Surely, you plead, there’s solace to be found in our beloved cast of lovable mutants? Not so. Most of the movie alternates between the cast of actor-props practicing their constipation stares as they feign telekinetically moving/dissolving things. By the final third, the main attraction is Jennifer “Speechsnoring” Lawrence, Rose Bryne, and Sophie Turner attempting to aggressively under-act one another (Turner wins; we have an actual contender for ‘worst blockbuster performance ever documented’. Just remembering her gives me a headache). Tye Sheridan’s Cyclops matches them in petulant overacting, and is just as hatable for it.

It almost defies belief seeing the X-Men’s single most formidable foe squandered to such an outstanding degree. Poor, poor Oscar Isaac. It’s offensive enough leaving Apocalypse bereft of any context or explanation for his powers, resurrection technology, or world-destroying motivation, but he’s so swaddled in mountains of torpid Power Rangers prosthetics, and given nothing to do but whisper and stand with his arms outstretched, we nearly forget about him while he’s still on screen in front of us. As he innocuously and politely assembles Alexandra Shipp, Ben Hardy, and Olivia Munn’s human action figures to stagnate around a desert with him (for HOURS.), CGI farts swirl around his visibly slight frame signifying his (unseen) menace. Shameful is far too feeble a word for this travesty.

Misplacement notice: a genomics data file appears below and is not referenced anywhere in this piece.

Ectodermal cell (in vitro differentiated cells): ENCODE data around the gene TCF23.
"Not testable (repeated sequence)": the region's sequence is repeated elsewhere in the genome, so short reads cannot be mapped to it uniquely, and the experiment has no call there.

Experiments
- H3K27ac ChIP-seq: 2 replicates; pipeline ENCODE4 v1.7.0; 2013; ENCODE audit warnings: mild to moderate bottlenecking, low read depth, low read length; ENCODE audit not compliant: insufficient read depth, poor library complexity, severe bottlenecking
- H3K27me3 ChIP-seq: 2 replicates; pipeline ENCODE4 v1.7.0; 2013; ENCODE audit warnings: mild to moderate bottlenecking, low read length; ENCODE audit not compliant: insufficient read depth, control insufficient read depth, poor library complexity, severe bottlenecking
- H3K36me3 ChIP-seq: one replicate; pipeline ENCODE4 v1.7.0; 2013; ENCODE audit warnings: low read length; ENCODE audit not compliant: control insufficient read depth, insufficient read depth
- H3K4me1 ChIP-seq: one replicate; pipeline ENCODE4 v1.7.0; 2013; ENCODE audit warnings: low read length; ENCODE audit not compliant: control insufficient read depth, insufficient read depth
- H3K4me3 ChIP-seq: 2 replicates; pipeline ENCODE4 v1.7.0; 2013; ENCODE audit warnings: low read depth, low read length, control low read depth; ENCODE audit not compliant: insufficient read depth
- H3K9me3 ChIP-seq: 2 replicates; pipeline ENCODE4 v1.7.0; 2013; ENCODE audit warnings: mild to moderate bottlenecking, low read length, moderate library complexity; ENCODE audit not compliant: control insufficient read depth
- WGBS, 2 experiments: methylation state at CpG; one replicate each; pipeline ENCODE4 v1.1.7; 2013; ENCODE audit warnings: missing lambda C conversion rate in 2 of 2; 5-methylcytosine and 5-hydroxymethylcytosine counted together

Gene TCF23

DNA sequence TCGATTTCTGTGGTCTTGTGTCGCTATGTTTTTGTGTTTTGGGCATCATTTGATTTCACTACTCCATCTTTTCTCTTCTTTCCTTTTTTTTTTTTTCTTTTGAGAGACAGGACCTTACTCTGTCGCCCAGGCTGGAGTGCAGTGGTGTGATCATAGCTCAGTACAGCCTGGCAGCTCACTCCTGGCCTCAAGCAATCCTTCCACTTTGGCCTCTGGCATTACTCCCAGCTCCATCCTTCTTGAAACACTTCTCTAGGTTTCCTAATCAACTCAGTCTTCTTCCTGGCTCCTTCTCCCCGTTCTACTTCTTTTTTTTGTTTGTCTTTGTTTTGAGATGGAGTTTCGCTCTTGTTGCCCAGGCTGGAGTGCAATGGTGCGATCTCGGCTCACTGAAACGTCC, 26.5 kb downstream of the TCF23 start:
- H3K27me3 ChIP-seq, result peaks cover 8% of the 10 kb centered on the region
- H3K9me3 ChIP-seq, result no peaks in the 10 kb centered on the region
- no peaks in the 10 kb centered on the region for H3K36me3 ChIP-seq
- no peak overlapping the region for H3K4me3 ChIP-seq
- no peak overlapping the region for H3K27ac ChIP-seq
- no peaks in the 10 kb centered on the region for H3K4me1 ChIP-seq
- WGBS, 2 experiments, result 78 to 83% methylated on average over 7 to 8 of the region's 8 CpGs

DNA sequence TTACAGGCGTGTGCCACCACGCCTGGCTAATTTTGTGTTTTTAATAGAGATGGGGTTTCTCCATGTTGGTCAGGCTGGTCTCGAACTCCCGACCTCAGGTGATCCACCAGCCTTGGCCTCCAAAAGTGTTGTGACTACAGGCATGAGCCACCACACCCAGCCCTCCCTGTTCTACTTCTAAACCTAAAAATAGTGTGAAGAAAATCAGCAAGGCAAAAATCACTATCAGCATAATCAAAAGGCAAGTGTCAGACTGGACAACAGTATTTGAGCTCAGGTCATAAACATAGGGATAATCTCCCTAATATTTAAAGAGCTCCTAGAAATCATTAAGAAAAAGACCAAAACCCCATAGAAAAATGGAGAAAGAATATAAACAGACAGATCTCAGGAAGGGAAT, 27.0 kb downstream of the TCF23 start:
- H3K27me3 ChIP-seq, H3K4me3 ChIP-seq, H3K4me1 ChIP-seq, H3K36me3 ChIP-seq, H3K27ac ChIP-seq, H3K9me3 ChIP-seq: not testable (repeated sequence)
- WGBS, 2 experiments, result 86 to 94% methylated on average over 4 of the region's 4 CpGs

The rest of the cast phone it in with furious nonchalance. Michael Fassbender in particular, doesn’t bother hiding his contempt at how often he stands around vacuously, stuck with a pathos subplot so strained he – literally – bellows at God. James McAvoy is on inappropriately but hysterically fine comedic form for the first third of the film before being reigned in as a googly-eyed morality platitude slot machine. We get glimmers of charisma from Evan Peters’ delightfully snarky Quicksilver (and yes, he gets another slow-mo scene. Satisfied?) and Kodi Smit-McPhee’s bashfully goofy Nightcrawler (even if 13 years of FX improvements make him and his ‘bamfing’ look even less credible than Alan Cumming in 2003). Naturally, Kinberg is clueless on how to use either to anywhere close to their full potential, sidelining both and saddling Quicksilver with a motivation so cumbersome you can feel Peters rolling his eyes as the words tumble sheepishly out of his mouth. Recognizable side characters like Tómas Lemarquis’ sassy Caliban intrigue, but are virtual nonentities.

Still doubt Singer’s willful self-destruction? Dig this: the earlier X-Men movies fiercely advocated for education and tolerance, employing violence only to stave off hate- crimes. Apocalypse ends with Lawrence’s MystiKatniss droning on the virtues of militarism Above All Else. Here is the death of Xavier’s dream – so dismal that the only worthwhile embers are lazy callbacks to moments done better in other Bryan Singer X-Men films (McAvoy and Fassbender virtually shed tears of embarrassment reenacting dialogue exchanges from X-Men 1). If this is the rejigged time-stream after Days of Future Past, they may as well ship Wolverine even further back in time to put the whole sodden franchise out of its misery.